C.K. Prahalad has done it again. He’s come up with an idea as radical as his and Stuart Hart's suggestion 5 years ago that there was significant value to be found in business engagement at the base of the pyramid. [Full disclosure: C.K. is a friend, a partner, and a WRI Board member.]
With apologies to the musical Oklahoma, what he and co-author Jeb Brugmann suggest is that the farmer and the cowman should be friends—indeed, even business partners. That the farmer (development NGOs and grassroots community groups) and the cowman (multinational companies) should be friends and partners goes against our preconceived notion of both groups. Moreover, C.K. suggests that in such partnerships and co-created value chains we find the elements of a new social compact that will benefit both the bottom line and the BOP.
If C.K. is correct, this is a transformative vision. His article suggests how to harness market forces and the power of civil society to bring tangible benefits and full citizenship in the global economy to 4 billion people. He points to lots of examples that show beneficial co-existence (stage 1), cooperation (stage 2) as corporate CSR and NGO enterprise development efforts overlap, and a few examples of full engagement (stage 3), where companies and NGOs create businesses together. And he argues that full engagement is the future.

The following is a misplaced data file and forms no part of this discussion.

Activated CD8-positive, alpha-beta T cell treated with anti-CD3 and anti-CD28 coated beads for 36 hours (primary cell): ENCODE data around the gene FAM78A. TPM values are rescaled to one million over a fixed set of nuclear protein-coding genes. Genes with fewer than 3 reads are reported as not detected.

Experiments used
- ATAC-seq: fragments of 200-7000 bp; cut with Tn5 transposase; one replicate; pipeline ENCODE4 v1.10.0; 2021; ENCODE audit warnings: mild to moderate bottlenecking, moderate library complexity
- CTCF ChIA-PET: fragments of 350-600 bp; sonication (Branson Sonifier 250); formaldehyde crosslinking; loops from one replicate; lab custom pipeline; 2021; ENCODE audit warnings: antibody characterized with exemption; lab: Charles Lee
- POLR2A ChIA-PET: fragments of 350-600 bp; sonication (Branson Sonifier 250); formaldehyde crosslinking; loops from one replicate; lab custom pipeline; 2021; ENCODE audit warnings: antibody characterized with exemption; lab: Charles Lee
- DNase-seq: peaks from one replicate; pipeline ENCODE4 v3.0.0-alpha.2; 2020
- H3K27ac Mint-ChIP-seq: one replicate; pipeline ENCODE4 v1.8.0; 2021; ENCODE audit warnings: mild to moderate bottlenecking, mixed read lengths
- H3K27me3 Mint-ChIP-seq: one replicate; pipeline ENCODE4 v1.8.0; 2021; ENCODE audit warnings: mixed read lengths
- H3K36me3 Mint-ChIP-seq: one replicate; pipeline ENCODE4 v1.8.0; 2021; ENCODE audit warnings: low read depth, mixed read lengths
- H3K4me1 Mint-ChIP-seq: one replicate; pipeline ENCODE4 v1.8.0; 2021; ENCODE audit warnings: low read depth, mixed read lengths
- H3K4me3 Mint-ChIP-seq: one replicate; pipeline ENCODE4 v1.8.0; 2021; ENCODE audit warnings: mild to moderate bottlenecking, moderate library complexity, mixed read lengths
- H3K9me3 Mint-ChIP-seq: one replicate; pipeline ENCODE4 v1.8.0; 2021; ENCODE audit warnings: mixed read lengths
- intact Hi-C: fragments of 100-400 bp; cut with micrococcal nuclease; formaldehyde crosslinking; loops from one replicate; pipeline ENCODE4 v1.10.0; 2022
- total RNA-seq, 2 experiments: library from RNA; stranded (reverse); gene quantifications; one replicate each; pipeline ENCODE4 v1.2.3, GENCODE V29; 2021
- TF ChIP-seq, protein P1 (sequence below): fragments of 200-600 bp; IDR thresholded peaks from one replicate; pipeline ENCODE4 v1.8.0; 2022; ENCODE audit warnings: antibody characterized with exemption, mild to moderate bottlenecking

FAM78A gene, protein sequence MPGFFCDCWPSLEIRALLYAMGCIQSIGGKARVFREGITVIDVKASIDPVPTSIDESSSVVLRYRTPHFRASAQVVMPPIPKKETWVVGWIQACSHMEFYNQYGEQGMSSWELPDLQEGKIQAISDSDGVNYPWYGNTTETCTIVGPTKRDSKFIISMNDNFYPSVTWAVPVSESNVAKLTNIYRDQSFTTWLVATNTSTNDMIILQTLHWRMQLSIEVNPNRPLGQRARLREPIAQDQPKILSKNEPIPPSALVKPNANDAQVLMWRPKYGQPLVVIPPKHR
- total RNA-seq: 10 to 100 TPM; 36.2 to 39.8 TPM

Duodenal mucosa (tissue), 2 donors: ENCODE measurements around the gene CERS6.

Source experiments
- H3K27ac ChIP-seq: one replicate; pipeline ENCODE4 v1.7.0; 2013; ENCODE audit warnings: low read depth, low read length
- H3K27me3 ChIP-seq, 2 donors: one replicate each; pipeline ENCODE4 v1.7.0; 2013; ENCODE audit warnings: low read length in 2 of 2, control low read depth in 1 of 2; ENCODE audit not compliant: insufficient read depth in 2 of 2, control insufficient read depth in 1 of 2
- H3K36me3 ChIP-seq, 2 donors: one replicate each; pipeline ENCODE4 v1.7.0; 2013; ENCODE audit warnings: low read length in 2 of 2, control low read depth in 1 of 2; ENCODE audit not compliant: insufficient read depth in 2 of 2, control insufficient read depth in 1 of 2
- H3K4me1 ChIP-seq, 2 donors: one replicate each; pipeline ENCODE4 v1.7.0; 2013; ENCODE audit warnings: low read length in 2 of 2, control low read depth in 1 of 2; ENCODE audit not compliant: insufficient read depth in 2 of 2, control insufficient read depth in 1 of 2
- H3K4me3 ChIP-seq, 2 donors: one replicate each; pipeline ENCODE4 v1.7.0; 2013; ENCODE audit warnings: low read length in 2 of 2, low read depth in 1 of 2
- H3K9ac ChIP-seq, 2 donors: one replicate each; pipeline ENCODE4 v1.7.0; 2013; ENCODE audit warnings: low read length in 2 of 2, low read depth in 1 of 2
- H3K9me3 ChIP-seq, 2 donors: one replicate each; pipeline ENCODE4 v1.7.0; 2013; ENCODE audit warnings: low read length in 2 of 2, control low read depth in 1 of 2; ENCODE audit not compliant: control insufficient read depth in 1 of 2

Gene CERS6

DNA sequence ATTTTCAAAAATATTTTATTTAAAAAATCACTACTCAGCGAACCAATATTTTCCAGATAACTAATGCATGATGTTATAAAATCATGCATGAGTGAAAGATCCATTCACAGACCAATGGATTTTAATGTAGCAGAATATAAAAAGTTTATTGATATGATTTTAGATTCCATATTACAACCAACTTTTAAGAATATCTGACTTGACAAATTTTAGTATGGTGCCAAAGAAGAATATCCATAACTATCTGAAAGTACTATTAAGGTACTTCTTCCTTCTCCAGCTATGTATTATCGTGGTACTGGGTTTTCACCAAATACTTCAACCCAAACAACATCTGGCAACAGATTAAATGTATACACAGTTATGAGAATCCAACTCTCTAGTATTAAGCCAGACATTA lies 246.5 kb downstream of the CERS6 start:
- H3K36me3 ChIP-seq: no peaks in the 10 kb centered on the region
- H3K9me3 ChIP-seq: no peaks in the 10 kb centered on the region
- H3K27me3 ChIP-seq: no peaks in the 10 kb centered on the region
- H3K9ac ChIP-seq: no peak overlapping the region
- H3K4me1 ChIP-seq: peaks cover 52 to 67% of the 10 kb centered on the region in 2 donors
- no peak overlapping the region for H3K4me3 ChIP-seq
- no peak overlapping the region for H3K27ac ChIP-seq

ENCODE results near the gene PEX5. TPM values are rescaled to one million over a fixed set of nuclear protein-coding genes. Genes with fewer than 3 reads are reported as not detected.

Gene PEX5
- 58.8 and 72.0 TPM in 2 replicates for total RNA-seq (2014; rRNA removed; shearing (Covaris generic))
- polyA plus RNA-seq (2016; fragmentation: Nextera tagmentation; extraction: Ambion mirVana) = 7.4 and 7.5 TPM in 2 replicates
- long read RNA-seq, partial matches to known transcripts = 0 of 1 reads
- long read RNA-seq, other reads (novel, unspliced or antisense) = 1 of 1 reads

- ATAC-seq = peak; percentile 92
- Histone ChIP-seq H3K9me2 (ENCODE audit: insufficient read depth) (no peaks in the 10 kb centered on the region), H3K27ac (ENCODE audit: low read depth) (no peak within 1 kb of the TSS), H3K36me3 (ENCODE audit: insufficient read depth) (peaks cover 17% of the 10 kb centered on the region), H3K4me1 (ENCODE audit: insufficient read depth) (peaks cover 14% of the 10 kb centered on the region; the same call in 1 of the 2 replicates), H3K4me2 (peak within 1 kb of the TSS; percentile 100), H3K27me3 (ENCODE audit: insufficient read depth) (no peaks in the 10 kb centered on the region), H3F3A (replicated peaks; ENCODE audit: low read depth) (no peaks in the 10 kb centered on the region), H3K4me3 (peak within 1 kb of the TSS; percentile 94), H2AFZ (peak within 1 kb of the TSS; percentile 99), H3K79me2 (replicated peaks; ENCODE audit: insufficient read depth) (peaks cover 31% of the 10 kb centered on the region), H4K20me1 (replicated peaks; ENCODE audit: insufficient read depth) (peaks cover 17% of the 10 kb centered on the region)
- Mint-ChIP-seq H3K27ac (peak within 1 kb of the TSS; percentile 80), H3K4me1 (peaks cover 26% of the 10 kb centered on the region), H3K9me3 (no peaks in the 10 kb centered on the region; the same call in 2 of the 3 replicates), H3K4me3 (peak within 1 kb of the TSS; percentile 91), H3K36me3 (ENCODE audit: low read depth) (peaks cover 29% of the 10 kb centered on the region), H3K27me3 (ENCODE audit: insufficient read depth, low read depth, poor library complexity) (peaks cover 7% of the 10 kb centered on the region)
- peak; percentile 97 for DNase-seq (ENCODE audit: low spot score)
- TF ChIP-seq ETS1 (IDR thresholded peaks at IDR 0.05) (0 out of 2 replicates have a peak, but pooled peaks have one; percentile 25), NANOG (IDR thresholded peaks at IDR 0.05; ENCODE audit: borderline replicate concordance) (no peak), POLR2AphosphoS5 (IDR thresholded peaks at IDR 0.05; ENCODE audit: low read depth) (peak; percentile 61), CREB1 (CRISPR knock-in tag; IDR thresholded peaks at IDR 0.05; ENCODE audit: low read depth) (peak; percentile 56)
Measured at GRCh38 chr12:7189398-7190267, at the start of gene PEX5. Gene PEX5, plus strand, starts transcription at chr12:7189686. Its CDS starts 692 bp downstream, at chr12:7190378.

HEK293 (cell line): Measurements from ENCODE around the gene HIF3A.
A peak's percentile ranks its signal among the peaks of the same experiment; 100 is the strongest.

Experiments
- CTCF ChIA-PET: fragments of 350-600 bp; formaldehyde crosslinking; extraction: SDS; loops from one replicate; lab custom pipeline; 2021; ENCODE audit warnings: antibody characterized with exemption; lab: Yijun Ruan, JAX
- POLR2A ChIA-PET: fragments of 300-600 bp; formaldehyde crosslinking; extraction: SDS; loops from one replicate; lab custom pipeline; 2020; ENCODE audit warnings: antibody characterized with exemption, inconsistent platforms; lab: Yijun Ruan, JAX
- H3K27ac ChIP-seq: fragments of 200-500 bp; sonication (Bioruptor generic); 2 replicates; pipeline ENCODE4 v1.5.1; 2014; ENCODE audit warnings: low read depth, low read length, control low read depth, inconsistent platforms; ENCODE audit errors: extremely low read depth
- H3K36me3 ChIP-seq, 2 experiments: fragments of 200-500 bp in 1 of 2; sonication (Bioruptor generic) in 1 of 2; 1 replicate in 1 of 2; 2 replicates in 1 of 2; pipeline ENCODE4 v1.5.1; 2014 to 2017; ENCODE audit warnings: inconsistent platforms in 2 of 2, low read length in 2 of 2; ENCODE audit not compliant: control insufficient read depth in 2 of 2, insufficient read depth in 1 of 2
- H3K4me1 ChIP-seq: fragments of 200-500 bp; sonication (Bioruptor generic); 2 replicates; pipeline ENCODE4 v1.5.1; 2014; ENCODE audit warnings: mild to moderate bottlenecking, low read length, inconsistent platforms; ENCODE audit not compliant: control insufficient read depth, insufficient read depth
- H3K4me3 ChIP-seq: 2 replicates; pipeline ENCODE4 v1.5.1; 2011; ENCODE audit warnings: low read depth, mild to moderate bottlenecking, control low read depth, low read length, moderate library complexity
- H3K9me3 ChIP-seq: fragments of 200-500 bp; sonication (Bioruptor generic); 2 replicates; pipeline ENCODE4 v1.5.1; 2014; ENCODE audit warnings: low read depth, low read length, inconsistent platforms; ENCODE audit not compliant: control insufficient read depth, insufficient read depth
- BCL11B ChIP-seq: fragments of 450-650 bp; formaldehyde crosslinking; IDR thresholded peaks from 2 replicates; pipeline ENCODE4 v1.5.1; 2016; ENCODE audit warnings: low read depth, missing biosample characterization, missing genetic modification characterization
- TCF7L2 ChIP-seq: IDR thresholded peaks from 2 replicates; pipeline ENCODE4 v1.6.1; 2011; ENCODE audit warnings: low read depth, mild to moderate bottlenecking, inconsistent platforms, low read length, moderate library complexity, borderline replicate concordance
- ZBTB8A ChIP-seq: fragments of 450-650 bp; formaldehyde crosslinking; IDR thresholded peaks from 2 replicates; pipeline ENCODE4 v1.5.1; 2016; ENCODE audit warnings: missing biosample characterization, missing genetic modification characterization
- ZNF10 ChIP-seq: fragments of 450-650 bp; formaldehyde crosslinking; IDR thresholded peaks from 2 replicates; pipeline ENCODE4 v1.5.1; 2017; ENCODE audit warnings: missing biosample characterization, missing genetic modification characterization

Like the BOP idea itself, this will initially seem counter to the conventional wisdom and wrong for all sorts of reasons. Disagree with it if you like—but don’t ignore it.
What would this vision mean? If it led to widespread business partnerships between civil society and business, would that represent the co-opting of civil society—or a new, smarter development strategy? Would it mean a more sustainable NGO movement, not subject to the whims and fashions of philanthropy? Would we see businesses seconding up-and-coming execs to NGOs to gain experience? Would rural communities, and the NGOs that serve them, gain new and powerful corporate advocates for local empowerment via policy change? Would the co-created businesses provide an opportunity for the legion of socially-minded young MBAs? Clearly, it’s too early to call.
Based on our experience at WRI, we can say that the cocreation vision jibes with what we are seeing in our work on small- and medium-sized enterprises in the field and in our surveillance of the broader BOP market via NextBillion.net.